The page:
Japanese grid operators are now doing their utmost to bring unused capacities, primarily the ones which were on the verge of commissioning when the Fukushima nuclear disaster happened. Take, for instance, the Kashiwazaki-Kariwa nuclear plant, temporarily damaged and hence idled following a previous earthquake in 2007. Now it’s merely a couple of steps away from being restarted. TEPCO has filed for safety assessments of the Kashiwazaki-Kariwa units 6 and 7 way back in 2013 and by 2017 the Japanese Nuclear Regulatory Authority approved a preliminary report that both units conformed to national standards, all the while listing the additional safety measures that the reactor needed to have (seismic reinforcements, filtered venting systems, seawall). Reportedly TEPCO is expecting to be ready with these works this December, paving the way for the units’ restart.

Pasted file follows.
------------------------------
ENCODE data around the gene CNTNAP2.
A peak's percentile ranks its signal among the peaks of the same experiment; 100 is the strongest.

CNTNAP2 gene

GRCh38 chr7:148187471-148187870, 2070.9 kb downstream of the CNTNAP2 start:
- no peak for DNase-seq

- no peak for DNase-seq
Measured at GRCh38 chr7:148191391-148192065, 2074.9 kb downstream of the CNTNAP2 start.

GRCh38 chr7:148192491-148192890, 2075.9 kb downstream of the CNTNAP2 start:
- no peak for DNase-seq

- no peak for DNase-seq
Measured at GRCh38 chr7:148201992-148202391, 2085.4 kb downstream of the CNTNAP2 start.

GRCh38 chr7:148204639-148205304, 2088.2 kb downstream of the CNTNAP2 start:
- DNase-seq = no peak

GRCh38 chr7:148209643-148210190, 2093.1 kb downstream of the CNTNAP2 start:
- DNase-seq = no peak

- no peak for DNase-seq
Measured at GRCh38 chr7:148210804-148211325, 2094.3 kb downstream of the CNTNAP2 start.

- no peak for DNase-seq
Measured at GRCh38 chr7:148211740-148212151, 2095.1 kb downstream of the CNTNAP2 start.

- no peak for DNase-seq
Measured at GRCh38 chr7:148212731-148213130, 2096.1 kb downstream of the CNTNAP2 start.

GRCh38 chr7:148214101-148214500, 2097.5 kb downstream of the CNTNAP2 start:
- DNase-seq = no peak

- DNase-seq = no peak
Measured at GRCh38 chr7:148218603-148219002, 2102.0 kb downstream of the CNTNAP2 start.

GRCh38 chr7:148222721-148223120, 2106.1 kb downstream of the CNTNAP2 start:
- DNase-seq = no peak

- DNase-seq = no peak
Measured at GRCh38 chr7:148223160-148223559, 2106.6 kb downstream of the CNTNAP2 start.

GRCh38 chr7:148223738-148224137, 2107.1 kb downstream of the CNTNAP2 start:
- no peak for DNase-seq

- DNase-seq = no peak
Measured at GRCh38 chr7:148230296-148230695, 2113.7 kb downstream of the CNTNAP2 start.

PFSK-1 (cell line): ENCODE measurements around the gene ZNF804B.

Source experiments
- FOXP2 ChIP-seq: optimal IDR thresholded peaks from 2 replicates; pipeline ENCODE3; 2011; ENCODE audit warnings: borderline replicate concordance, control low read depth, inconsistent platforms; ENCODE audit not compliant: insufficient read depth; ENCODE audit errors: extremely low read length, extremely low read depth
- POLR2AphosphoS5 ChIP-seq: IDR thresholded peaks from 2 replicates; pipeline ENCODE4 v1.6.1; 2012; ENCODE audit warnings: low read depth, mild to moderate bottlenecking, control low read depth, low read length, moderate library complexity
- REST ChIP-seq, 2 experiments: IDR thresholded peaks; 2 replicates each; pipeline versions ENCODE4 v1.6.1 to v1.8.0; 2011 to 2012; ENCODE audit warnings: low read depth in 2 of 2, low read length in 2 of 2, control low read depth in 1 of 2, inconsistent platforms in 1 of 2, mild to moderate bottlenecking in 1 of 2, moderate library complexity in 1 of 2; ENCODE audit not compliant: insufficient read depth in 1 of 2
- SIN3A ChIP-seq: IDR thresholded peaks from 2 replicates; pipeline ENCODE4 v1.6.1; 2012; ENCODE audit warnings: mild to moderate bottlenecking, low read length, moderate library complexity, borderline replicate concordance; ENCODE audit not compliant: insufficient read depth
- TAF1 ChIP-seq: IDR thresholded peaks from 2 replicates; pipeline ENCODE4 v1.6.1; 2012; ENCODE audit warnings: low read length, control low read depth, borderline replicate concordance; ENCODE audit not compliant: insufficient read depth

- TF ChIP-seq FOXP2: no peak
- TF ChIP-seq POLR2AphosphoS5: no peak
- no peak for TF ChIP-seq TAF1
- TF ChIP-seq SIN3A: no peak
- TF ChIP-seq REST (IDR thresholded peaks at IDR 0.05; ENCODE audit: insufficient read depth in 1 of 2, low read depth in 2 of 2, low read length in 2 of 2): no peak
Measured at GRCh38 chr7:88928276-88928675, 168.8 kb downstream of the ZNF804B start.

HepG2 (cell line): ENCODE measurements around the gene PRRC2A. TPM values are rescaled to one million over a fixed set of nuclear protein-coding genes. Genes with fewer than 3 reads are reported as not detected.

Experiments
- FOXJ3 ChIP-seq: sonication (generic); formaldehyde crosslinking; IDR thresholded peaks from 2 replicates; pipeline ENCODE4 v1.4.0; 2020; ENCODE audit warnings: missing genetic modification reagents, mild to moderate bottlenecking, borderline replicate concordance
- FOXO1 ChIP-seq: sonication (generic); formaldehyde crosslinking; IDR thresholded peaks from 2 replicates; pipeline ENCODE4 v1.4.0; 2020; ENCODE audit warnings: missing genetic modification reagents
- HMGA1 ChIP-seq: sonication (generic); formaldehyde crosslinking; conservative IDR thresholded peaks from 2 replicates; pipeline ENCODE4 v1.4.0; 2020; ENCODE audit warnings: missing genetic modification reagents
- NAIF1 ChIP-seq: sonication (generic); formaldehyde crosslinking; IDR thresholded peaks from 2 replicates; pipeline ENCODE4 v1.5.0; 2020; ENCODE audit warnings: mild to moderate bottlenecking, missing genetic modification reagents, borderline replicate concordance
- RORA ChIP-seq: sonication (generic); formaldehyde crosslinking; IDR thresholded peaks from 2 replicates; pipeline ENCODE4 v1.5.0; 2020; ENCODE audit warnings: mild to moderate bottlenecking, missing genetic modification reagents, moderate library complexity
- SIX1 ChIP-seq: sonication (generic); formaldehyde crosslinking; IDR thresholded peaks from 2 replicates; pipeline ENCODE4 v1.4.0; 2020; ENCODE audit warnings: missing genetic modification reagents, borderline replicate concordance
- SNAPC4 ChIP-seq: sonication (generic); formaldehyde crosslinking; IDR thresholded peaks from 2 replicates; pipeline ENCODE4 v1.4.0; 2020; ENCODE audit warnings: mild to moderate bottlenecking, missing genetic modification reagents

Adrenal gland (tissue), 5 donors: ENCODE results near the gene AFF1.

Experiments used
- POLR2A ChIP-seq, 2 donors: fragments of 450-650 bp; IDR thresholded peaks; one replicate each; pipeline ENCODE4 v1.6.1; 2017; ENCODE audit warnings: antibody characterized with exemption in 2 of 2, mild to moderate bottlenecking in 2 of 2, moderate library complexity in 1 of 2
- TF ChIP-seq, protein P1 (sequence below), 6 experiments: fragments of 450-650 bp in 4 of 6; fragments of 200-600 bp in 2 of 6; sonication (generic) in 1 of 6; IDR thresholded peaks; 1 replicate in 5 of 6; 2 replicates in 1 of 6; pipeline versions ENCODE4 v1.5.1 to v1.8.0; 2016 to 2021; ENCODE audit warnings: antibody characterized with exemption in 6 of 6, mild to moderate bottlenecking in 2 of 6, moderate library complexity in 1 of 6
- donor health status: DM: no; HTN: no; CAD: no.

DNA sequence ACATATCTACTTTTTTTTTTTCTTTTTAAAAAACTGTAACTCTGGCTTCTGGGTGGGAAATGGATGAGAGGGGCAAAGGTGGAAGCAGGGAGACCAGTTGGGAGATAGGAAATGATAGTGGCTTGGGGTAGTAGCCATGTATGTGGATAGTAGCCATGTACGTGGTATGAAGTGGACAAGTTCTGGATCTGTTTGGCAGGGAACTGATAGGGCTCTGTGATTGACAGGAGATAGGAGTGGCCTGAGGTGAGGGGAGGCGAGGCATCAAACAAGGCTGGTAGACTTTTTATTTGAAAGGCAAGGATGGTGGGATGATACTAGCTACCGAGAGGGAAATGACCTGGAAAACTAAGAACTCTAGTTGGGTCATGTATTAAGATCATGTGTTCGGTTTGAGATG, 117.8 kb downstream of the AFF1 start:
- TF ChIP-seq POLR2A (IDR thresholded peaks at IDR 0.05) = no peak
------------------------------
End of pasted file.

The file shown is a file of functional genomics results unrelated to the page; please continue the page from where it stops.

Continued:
Oil Price 14th Nov 2020 read more »
Resident against Japanese nuclear reactor OK’d for restart says safe evacuation impossible. While the governor of Miyagi Prefecture, where the Onagawa Nuclear Power Plant is located, gave “local consent” on Nov. 11 to the restart of a reactor at the plant, those who live in the area remain anxious as local municipalities’ evacuation plans in the case of a major incident are said to be insufficient by residents and local assemblies alike.
Mainichi 12th Nov 2020 read more »